Riverstead symposium explores sustainability and resiliency in the Upstate
The exploding popularity of local farmers’ markets and farm-to-table dining has made terms like “locally-sourced,” “sustainable,” and “resilience” part of today’s lexicon.
Developers across the country are turning this trend into a true lifestyle with communities called agrihoods that feature a working farm as the focal point of the community rather than a golf course. Riverstead, a 418-acre agrihood off Freeman Bridge Road in northern Greenville County, is not only creating sustainable living for its residents but also is spreading the word about how the Upstate can become more resilient in the face of changing weather patterns.
Last week, Riverstead hosted a Sustainability and Resilience Symposium featuring a panel of experts that included farmers, educators and a former U.S. Director of National Intelligence who discussed every aspect of climate change from food sovereignty to national security. The symposium was hosted by Patrick McMillan, PhD, the Glenn and Heather Hilliard Professor of Environmental Sustainability at Clemson University and director of the South Carolina Botanical Garden.
“This is one of the most remarkable panel of experts that I have seen gathered to speak on every aspect of resilience and how we achieve sustainability in a resilient landscape,” McMillian said.
Local food production and the capacity to grow our own food is vital to sustainability and self-reliance and something more and more Americans believe to be important, according to panelist Robert Turner, Executive Director of the Creekside Farm Education Center and author of Carrots Don’t Grow On Trees.
“We’ve got to cut down on the 1,500 miles that the average vegetable travels to get to the grocery store and develop a greater connection to local food sources,” Turner said. He added that he sees hope in the more than 9,000 local farmers markets that exist around the country today – a jump from 1,700 just two decades ago, and the 200 agrihoods that have been developed around the U.S.
Teaching young people about the important role agriculture plays in our daily lives is another way of spreading the sustainability and resiliency message, according to symposium panelists Bruce Adams, Farm Manager at Furman University, and Patsy Wood Smith, Director of School Based Programs at the Youth Learning Institute of Clemson University.
“Sharing information about our food system and having students put their hands in the soil teaches them life skills,” Adams said.
Furman’s quarter-acre farm grows a variety of produce that is sold to Furman’s on-campus food service provider and others, and food waste from the Furman Dining Hall is composted to create nutritious soil to fertilize campus crops. “Our farm program goes full circle,” Adams said.
At Clemson’s Youth Learning Institute, a middle-school curriculum that includes soft skills training and outdoor activities is producing more well-rounded students, according to Smith.
“All of our students attend a physical education class every day and they also have a 20-minute recess period,” Smith explained. “We have found that a connection to the outdoors improves our students’ academics and creates young adults who can better weather life’s storms.”
The South Carolina National Heritage Corridor is aiding sustainability and resiliency by addressing the state’s leadership crisis, according to President & CEO Michelle McCollum.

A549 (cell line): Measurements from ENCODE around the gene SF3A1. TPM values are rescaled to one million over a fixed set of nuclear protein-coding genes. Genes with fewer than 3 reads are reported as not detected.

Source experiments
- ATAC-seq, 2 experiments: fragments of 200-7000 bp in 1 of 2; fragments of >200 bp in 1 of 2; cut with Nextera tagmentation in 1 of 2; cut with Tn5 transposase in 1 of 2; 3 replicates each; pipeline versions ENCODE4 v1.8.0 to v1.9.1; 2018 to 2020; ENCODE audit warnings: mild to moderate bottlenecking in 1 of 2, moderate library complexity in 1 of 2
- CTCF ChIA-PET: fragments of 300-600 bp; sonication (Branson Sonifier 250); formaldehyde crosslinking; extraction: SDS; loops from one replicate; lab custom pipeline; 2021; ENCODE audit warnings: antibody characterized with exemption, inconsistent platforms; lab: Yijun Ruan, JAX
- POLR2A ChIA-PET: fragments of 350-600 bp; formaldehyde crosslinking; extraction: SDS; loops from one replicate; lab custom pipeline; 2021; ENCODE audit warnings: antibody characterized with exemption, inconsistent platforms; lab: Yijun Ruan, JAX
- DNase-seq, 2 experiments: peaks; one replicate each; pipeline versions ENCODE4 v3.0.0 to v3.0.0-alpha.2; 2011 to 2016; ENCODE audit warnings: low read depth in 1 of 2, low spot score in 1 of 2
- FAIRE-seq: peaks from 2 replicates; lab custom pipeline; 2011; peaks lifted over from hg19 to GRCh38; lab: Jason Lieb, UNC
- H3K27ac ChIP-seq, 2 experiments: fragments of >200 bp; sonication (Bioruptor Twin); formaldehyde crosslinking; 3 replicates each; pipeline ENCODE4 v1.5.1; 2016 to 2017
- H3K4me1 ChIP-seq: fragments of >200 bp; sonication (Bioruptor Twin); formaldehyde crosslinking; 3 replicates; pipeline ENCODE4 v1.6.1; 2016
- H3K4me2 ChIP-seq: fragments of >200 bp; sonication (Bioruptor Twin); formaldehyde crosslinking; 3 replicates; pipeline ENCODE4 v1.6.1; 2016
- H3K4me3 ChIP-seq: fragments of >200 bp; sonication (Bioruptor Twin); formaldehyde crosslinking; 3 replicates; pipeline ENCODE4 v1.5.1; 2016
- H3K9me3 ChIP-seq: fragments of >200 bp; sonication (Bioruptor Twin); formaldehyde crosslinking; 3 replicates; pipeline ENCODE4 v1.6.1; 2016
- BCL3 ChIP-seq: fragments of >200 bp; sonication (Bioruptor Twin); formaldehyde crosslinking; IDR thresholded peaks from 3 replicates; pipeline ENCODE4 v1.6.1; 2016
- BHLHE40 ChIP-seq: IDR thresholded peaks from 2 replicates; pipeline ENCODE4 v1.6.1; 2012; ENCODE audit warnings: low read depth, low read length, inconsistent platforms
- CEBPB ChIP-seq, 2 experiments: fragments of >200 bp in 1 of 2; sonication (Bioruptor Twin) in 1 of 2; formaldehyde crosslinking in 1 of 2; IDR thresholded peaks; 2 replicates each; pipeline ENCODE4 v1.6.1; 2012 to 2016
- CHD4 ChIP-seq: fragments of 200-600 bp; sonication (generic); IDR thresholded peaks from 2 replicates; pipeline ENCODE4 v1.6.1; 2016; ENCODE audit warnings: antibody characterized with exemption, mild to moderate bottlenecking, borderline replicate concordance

“Those in business and industry told us that they need a next generation workforce that is environmentally sensitive,” McCollum said. “No one is talking with our young people about environmental science and the responsibility they have in protecting the environment.”
In response, the SC National Heritage Corridor has launched YES (Youth for Environmental Sustainability) to teach environmental science and to raise awareness among high schoolers about career paths that allow them to earn a living while protecting the environment, McCollum said.
Protecting national security
The symposium’s featured speaker, former Director of National Intelligence Mike McConnell, addressed the national security concerns that result from climate change.
“A warmer climate brings about floods and droughts,” McConnell said. “Modest rainfall means that crops dry up and water becomes scarce. Those things lead to a change in living conditions in certain countries, which leads to migration and mass immigration.”
McConnell earned an undergraduate degree in economics from Furman University, serving 29 years in the U.S. Navy and retiring as a Vice Admiral in 1996. In 2007, President George W. Bush tapped McConnell to become the second Director of National Intelligence. McConnell said he is returning to his South Carolina roots to serve on the board of The Carolina Crescent, a nonprofit organization that advocates for sustainable, resilient growth and educates Upstate citizens on the unique nature of this naturally resilient region.
Committed to conservation and open spaces
As the Palmetto State’s first agrihood, Riverstead has set aside 250 acres for nature conservation and open spaces. More than 17 acres is devoted to agriculture including a working farm with organic growers who are on site daily caring for land, crops and animals.
Agrihood-grown fruits and vegetables, meat, eggs, milk, butter and honey are available each day from the community’s Harvest House located inside the Family Barn. Edible landscaping like vineyards, orchards and berry fields are scattered throughout the community and 53 large homesites ranging from one to five acres allow plenty of room for personal gardens.
Riverstead also takes full advantage of its Blue Ridge Mountain views, natural terrain and Saluda River access, offering six miles of hiking and biking trails, treehouses, riverside beaches and family campsites.
For more information, visit Riverstead.com.